Metal cutting produces temperatures as high as 800 to 900 °C in the cutting zone. In this cutting zone, the cutting edge will cause the workpiece material to deform and remove it. In the interrupted cutting conditions, which are mainly in milling, the meshing radian, feed, cutting speed, and cutting edge geometry of the carbide inserts have an impact on the heat generation, absorption and control. The different thermal conductivity of the workpiece material and other processing factors will have a significant impact on the heat distribution. When processing a workpiece with poor thermal conductivity, the heat transferred to the tool will increase. Machining materials with higher hardness will generate more heat than machining materials with lower hardness. Under normal circumstances, higher cutting speeds will increase heat generation, and higher feed rates will increase the area of the cutting edge affected by high temperatures.
Due to the intermittent nature of the milling process, the cutting teeth only generate heat during part of the machining time. The cutting time percentage of the cutting tooth is determined by the meshing arc of the milling cutter, and the meshing arc is affected by the radial depth of cut and the tool diameter.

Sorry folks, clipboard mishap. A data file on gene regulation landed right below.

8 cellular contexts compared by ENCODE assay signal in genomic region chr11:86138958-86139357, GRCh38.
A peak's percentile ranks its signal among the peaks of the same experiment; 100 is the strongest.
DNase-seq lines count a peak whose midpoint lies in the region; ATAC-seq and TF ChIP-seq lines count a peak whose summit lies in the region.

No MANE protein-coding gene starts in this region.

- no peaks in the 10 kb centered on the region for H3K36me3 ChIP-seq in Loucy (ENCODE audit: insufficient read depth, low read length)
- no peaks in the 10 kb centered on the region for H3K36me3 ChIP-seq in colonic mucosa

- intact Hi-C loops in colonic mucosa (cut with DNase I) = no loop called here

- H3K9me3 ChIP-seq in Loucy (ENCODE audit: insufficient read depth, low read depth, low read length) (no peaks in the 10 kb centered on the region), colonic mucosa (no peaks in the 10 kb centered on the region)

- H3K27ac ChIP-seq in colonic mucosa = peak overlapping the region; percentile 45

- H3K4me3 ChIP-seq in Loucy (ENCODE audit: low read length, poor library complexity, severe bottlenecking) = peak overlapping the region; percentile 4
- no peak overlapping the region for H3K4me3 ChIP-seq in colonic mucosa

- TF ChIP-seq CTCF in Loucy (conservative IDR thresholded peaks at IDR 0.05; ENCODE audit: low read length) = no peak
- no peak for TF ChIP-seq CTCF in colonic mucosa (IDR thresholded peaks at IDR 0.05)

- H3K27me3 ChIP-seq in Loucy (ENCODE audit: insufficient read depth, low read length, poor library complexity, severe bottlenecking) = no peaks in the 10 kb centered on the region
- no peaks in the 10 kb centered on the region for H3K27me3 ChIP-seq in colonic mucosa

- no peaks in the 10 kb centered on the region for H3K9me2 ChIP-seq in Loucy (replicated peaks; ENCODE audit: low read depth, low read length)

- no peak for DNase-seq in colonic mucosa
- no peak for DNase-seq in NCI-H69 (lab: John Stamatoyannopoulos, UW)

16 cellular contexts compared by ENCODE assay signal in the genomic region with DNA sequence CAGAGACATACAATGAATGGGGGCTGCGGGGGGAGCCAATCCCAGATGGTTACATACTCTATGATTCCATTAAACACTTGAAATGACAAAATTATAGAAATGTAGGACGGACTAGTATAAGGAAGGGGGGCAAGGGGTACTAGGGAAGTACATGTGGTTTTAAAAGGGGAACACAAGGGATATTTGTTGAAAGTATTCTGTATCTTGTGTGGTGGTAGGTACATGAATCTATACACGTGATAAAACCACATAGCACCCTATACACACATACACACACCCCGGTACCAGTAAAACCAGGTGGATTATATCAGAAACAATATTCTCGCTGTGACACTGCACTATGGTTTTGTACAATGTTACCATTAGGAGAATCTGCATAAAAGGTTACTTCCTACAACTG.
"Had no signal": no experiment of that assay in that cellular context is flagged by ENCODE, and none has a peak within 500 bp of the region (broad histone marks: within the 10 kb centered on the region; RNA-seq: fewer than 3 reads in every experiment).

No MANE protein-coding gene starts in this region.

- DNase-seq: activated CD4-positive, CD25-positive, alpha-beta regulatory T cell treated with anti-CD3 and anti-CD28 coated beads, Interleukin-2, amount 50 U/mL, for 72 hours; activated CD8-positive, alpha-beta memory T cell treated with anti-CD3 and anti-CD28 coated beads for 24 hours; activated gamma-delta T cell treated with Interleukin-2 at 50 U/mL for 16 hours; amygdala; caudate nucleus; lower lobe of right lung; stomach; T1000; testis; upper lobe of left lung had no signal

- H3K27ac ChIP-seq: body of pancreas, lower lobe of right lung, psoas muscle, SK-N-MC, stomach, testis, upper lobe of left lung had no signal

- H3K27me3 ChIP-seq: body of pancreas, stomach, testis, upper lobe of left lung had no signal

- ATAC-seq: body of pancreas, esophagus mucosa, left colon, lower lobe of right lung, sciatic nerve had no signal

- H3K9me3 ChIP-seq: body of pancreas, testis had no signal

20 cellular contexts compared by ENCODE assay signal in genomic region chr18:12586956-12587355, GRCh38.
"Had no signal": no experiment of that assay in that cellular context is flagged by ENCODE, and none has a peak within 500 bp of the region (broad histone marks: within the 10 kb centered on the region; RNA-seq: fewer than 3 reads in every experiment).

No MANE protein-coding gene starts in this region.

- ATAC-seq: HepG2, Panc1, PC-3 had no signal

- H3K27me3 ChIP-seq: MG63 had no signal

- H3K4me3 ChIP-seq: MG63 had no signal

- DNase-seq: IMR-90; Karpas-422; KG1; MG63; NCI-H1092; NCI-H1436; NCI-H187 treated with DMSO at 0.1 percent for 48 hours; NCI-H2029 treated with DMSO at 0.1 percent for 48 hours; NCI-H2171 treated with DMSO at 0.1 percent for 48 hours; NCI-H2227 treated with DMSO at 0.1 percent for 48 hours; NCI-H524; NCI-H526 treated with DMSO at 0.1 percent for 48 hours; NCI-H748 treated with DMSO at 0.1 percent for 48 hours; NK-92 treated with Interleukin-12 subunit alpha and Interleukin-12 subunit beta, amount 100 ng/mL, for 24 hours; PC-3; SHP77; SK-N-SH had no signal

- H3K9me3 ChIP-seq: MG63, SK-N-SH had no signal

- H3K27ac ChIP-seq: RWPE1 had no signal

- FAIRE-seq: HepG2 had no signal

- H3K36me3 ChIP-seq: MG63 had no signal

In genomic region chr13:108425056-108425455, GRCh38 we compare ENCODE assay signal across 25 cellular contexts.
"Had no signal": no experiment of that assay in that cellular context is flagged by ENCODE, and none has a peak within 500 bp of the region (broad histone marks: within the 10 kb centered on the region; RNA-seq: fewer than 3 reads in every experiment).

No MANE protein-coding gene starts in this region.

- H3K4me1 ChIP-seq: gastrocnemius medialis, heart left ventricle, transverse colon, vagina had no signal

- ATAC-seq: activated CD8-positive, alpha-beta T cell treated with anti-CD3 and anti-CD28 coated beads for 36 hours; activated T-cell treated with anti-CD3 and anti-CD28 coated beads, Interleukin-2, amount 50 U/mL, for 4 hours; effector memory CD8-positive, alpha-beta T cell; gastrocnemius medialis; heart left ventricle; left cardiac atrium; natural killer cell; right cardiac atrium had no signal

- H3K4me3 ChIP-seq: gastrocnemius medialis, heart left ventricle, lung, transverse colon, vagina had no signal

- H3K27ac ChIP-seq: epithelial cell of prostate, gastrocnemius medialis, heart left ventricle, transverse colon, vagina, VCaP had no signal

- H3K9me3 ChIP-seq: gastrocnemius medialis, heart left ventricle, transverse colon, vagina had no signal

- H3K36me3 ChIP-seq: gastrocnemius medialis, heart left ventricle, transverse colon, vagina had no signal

The meshing arcs of different milling processes are also different. In slot milling, the workpiece material encloses half of the tool, and the meshing arc is 100% of the tool diameter. Half of the machining time of the cutting edge is spent on cutting, so heat builds up quickly. In side milling, the relatively small part of the tool engages with the workpiece, and the cutting edge has more opportunities to dissipate heat into the air.
In order to keep the chip thickness and temperature in the cutting area equal to the value of the tool during full cutting, the tool supplier has formulated a compensation coefficient to increase the cutting speed when the percentage of tool engagement decreases.
From a thermal load point of view, the meshing arc is small and the cutting time may not be enough to produce the minimum temperature required for maximum tool life. Increasing the cutting speed usually produces more heat, and combining a small engagement arc with a higher cutting speed can help raise the cutting temperature to the desired level. Higher cutting speeds shorten the time that the cutting edge contacts the chips, thereby reducing the heat transferred to the tool. In general, higher cutting speeds will reduce machining time and increase productivity.
On the other hand, a lower cutting speed will lower the processing temperature. Excessive heat is generated during processing, and reducing the cutting speed can reduce the temperature to an acceptable level.
Contact: Gerry Zeng
Add: No.52 Hongqi North Road,Shifeng District,Zhuzhou,Hunan,China